Less than 72 hours after the coup, the military has already met political, media, academic and civil service groups.
Many of the politicians have been detained while others such as civil servants have been exhorted to work for the country.
The military, which has launched 19 successful or attempted coups since the end of absolute monarchy in 1932, has banned gatherings of more than five people and imposed a 10pm to 5am curfew.
That has not deterred some critics.
About 200 people marched in Bangkok on Saturday, many with handwritten signs such as "Anti the Coup" and "Get out Dictators".
There was some scuffles with police and several people were detained but no serious violence.
Such small protests appear spontaneous and leaderless but the real danger for the military would be a sustained mass campaign by Thaksin's "red shirt" loyalists.
Protesters said they were organising on social media and were keeping gatherings small in the hope that they would avoid provoking a military response from the army.
Opposition stronghold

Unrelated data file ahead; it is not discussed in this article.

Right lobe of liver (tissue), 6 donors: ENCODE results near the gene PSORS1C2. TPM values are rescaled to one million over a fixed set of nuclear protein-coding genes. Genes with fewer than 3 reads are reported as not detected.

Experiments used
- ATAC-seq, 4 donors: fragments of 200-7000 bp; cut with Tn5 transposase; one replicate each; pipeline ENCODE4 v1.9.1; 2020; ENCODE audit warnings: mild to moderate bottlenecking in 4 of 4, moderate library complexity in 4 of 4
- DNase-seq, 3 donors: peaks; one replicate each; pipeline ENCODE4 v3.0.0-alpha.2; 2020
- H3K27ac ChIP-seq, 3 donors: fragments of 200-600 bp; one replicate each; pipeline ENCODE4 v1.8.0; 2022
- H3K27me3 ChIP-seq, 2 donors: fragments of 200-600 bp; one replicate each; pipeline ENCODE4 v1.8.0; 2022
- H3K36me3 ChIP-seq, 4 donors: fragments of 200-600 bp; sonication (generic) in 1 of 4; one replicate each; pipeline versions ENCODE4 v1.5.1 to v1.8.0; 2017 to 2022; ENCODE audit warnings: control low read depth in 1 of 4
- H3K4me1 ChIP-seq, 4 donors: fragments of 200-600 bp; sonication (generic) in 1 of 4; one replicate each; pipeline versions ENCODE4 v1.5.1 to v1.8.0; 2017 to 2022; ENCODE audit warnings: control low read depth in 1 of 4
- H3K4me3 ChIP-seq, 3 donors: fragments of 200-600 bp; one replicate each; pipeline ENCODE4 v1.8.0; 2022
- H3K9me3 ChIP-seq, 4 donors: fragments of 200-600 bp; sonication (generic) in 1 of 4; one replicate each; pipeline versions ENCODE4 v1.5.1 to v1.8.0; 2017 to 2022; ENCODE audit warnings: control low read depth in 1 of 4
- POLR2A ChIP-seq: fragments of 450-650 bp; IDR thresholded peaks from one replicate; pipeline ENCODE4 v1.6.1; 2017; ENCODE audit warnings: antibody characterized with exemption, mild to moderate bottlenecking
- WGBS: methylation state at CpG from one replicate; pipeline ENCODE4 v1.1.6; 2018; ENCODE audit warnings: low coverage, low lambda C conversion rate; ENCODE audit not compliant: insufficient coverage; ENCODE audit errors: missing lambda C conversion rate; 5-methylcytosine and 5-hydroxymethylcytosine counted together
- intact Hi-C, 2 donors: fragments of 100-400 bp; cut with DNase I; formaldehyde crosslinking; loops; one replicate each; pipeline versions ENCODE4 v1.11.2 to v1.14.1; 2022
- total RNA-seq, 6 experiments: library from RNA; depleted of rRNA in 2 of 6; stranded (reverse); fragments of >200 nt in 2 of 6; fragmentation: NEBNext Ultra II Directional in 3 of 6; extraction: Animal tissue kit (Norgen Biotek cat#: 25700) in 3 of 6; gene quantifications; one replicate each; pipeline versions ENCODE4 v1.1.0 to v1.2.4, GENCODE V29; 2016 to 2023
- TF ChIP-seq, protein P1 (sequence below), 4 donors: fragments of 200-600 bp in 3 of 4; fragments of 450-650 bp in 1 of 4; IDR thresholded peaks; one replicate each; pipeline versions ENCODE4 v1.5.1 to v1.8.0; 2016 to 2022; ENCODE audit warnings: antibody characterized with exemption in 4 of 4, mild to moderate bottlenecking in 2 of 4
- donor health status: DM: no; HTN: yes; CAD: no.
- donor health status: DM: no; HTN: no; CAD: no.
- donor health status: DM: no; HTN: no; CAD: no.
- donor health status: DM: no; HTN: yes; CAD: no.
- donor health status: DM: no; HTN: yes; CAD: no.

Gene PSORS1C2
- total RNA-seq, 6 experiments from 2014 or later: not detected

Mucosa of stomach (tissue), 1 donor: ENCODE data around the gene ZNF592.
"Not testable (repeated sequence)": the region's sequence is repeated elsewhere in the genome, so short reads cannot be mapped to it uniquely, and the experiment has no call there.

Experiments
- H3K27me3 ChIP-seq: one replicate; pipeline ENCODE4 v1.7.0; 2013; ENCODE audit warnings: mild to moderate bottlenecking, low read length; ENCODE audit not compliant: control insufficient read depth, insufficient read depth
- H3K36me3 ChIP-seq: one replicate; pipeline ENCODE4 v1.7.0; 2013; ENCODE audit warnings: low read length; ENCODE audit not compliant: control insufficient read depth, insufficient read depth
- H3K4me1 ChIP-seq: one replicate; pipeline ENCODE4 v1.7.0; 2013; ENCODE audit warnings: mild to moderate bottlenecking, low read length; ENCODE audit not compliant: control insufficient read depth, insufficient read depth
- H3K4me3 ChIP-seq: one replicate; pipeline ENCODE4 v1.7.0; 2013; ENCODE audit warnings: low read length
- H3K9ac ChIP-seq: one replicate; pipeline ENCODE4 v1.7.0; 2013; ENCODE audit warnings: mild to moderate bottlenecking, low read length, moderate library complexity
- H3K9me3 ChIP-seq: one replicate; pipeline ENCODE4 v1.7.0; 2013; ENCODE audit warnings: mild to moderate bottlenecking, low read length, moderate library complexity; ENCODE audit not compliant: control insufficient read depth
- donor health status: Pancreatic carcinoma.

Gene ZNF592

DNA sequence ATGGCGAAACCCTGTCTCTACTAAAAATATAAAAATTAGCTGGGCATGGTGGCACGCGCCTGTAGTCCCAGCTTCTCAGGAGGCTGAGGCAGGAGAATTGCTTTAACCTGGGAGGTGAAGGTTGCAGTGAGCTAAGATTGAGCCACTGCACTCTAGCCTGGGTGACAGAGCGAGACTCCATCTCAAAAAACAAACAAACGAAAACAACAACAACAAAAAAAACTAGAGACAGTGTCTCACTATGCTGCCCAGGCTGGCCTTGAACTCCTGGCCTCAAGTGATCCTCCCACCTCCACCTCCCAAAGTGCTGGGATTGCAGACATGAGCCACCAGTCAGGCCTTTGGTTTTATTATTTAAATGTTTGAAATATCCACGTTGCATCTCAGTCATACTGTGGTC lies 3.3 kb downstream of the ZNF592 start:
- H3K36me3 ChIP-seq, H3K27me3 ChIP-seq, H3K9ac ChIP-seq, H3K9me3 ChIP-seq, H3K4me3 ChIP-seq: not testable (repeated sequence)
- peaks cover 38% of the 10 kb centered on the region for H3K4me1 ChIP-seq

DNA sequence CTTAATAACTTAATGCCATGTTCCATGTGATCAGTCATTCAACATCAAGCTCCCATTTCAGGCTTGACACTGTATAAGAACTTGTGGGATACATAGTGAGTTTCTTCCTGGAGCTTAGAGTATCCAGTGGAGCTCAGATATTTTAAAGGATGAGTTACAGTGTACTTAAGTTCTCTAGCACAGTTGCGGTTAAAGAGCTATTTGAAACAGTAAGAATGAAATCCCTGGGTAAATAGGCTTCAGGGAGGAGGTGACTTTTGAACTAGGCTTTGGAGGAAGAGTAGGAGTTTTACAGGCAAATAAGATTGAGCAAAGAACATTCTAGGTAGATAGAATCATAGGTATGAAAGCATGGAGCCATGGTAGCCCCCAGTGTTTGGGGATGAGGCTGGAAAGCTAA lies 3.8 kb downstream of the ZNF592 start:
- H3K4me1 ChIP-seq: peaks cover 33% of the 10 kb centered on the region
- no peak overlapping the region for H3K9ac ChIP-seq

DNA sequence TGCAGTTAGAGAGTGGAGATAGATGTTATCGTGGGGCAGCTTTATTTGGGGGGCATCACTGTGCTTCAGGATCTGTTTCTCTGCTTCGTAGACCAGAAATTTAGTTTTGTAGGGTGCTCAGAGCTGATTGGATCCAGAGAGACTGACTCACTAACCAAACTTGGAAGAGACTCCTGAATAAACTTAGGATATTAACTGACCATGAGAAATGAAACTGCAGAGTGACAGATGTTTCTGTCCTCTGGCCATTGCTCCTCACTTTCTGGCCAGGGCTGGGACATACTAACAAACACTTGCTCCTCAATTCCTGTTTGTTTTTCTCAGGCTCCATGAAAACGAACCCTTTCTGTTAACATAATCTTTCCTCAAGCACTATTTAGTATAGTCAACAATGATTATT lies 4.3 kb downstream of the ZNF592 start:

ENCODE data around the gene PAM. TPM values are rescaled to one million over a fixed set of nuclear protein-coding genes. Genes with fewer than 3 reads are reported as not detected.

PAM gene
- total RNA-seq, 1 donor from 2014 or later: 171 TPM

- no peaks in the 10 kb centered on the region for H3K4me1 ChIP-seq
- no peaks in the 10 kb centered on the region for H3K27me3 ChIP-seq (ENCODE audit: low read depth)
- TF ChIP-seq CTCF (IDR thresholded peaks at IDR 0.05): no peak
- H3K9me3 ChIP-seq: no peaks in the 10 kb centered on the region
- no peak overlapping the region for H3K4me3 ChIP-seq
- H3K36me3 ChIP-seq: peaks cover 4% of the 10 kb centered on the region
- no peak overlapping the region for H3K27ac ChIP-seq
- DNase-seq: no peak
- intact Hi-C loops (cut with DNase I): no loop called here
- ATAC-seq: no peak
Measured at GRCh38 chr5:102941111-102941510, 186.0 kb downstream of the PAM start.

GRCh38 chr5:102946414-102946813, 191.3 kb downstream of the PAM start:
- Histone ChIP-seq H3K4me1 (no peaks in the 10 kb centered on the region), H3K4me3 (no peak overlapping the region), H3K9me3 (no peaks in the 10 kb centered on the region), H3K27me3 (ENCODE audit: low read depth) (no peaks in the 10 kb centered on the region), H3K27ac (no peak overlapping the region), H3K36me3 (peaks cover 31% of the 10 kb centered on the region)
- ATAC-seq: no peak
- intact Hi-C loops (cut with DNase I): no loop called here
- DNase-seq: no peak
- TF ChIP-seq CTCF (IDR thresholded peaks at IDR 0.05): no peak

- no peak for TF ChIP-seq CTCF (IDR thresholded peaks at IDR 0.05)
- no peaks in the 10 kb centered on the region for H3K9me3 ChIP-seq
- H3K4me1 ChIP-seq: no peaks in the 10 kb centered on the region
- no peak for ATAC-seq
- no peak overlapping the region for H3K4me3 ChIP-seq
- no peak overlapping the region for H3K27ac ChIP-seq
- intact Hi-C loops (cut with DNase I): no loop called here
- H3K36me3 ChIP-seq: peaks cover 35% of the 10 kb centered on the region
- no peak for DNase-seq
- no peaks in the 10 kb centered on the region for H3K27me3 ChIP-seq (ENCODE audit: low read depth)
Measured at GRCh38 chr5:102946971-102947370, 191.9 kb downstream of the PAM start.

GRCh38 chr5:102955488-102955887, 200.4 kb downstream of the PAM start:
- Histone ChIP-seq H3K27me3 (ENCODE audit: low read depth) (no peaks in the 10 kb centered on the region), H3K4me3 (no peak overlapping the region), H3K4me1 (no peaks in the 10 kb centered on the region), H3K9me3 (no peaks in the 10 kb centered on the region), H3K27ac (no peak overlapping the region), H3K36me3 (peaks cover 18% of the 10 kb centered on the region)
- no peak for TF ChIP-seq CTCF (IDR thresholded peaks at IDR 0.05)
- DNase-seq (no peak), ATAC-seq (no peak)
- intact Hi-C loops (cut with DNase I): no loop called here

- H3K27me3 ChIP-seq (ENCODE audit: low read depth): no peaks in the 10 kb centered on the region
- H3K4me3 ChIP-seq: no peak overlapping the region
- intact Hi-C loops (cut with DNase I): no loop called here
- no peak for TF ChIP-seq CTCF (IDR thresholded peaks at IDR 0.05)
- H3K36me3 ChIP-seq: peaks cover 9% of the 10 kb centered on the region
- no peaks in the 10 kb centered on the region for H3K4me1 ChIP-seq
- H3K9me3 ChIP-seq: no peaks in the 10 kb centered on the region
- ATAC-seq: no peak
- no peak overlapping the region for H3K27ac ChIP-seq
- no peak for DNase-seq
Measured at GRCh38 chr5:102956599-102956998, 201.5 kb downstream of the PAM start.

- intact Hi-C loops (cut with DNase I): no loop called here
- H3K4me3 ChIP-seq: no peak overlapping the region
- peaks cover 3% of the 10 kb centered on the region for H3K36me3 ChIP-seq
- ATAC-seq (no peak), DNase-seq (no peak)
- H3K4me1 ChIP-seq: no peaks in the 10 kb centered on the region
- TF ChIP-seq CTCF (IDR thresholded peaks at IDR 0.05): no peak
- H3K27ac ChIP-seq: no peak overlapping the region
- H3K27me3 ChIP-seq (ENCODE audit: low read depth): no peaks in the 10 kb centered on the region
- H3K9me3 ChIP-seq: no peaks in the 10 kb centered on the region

About 200 people gathered on Saturday in the northern city of Chiang Mai, Thaksin's hometown, and soldiers detained at least six people, a Reuters reporter said.
At a meeting in Chiang Mai, the army ordered police and officials to squash anti-army dissent or face transfer.
The call reflects the army's unease about control of the north and northeast, hotbeds of support for the Shinawatras.
Six months of anti-government protests that finally led to the coup, the latest outbreak of a nearly decade-long clash between the establishment and Thaksin, have hurt Southeast Asia's second-largest economy.
In the first quarter of the year, the economy shrank 2.1 percent and there is little prospect of improvement.
Thais are not spending, and consumer sentiment fell to a 12-year low in the months before the coup.